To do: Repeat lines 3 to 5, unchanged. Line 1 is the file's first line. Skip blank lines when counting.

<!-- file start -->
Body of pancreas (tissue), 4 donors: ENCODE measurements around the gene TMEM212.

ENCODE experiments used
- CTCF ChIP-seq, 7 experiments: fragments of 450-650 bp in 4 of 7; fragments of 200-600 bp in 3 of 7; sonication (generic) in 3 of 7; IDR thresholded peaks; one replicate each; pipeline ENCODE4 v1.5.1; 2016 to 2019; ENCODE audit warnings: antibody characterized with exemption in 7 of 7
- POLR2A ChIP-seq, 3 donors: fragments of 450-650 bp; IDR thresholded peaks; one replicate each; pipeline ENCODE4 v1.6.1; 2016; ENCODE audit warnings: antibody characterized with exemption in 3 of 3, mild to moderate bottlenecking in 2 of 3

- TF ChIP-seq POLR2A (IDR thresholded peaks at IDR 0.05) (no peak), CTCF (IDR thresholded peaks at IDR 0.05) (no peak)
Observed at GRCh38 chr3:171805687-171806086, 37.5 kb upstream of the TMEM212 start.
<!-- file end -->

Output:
- CTCF ChIP-seq, 7 experiments: fragments of 450-650 bp in 4 of 7; fragments of 200-600 bp in 3 of 7; sonication (generic) in 3 of 7; IDR thresholded peaks; one replicate each; pipeline ENCODE4 v1.5.1; 2016 to 2019; ENCODE audit warnings: antibody characterized with exemption in 7 of 7
- POLR2A ChIP-seq, 3 donors: fragments of 450-650 bp; IDR thresholded peaks; one replicate each; pipeline ENCODE4 v1.6.1; 2016; ENCODE audit warnings: antibody characterized with exemption in 3 of 3, mild to moderate bottlenecking in 2 of 3

- TF ChIP-seq POLR2A (IDR thresholded peaks at IDR 0.05) (no peak), CTCF (IDR thresholded peaks at IDR 0.05) (no peak)